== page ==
Philine Isabelle didn't grow up in a winemaking family in Piedmont. Native to Germany, she studied politics at University, and like myself felt more fulfilled with her job in restaurants than she did in a classroom. While working in a Biergarten, Philine developed a relationship with a few local wineries and ultimately built her interest in wine. Since 2009, Philine has spent time in various vineyards and cellars focusing on biodynamic viticulture including Odinstal, Pranzegg, and Heinrich, as well as working as a consultant for master pruners Simonit & Sirch, who consult for wineries such as Leroy and Roederer.
Currently, Philine has settled in Preda, located in-between Cannubi and Vignane, in which she manages 1.2ha and buys grapes from an additional 1ha. The time she spent working in vineyards in Germany has influenced a lot of her decisions today. While working for Heinrich, which is over 100ha, Philine oversaw a technique known as ‘composting on field’. This focused on building humus, which takes over a year to begin (on 100ha of land).. While working as a pruning consultant Philine finally felt like all things viticulture to vinification made sense. She decided she wanted to try to start her own project and settled in Piedmont. "The food, the produce, the people, it brought me there." In 2019, she bought Dolcetto (from Massimo & Luigi Veglio in Diano d’Alba), and Barbera in Monforte, with Nebbiolo fruit (also from the Veglio brothers) from a parcel in the Castagni MGA in La Morra. Everything she produced in this vintage was vinified at Rinaldi. Philine was able to agree to the on going purchase of the same plots year on year from Massimo & Luigi, affording her a better relationship with both the fruit and the growers.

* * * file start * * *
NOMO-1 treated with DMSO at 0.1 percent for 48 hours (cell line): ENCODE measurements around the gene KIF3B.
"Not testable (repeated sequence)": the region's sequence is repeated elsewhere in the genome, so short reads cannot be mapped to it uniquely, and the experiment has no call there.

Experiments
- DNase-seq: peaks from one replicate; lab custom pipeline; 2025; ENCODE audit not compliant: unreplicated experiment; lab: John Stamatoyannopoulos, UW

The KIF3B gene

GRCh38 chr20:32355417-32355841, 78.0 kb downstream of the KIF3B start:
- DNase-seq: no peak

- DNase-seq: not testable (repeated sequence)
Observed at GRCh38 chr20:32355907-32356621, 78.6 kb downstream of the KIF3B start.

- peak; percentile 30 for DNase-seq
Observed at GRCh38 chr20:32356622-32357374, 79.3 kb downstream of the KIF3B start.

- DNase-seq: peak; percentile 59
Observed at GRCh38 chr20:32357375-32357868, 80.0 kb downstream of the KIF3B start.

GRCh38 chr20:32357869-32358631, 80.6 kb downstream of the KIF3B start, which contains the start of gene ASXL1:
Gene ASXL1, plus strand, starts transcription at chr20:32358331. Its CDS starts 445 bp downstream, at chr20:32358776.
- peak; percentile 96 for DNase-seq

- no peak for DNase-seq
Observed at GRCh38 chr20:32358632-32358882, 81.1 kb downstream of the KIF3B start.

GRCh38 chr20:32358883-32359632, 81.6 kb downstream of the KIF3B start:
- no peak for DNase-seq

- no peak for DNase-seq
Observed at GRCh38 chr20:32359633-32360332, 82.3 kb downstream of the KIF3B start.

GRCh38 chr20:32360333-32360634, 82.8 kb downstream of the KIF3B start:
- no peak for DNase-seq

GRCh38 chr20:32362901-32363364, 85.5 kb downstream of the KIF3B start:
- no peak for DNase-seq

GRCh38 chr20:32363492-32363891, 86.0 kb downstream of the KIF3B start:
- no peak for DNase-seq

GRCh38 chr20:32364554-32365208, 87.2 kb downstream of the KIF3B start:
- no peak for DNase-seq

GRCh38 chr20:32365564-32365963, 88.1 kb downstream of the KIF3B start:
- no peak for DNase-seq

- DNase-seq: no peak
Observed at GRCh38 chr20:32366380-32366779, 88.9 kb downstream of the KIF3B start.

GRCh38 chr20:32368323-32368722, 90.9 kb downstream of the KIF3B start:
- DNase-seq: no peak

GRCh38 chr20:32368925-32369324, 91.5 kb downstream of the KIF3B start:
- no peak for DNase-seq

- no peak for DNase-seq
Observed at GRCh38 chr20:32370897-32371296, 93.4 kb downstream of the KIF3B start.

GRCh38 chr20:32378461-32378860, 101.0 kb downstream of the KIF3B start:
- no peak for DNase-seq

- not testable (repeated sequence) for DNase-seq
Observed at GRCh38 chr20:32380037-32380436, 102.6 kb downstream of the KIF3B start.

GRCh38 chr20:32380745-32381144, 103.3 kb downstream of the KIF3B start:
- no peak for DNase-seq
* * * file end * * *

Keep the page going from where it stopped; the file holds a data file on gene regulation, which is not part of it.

Viticulture and Vinification
Her idea of not having her own vines quickly changed as in 2020 a 2ha parcel in Preda became available. Having a close relationship with our friend Tom Myers, they decided to rent it together and cultivate each of their plots as they choose. The parcel is planted mostly to Nebbiolo, with several rows (0.3ha) of Chardonnay at the bottom of the slope. Philine is not yet certified biodynamic; however, once she has established her relationship with Preda, she plans to begin the process of certification. This doesn't mean she isn't working hard to get the vineyards to where they need to be,. She also notices a difference in the grapes each year. Though acknowledging both the pros and cons, she admires the consistency certification offers as well as believing that it serves as a strong, visible rejection of conventional, chemically intense agriculture. Philine is meticulously getting to know her vineyard with the goal of bringing bright, elegant and energetic fruit into the winery. Canopy management plays a big part in her vines, depending on the vintage and how much sun needs to be controlled. There is never any hedging rather rolling of the canopies. She does her own compost brewing, and BD treatments.
In the Winery, Philine's goal of bringing in bright and clean fruit is a direct representation of what her wines look like going into bottle. For now, her Nebbiolo is entirely de-stemmed. Philine does not think too much of the exaggerated carbonic-related aromas. These can often result from whole- cluster and therefore opts to negate this risk entirely. Fermentation is spontaneous with maceration lasting the duration of the fermentation (roughly 24 days for the Barolo and 19 for the Langhe Nebbiolo) until the cap begins to drop. Punch-downs occur during the final third of the fermentation, opting for gentle pump-overs twice a day during the initial stages of fermentation. She aspires to a pure, fresh and vivid profile. She hopes to craft wines that are finely woven, well-structured and intellectual.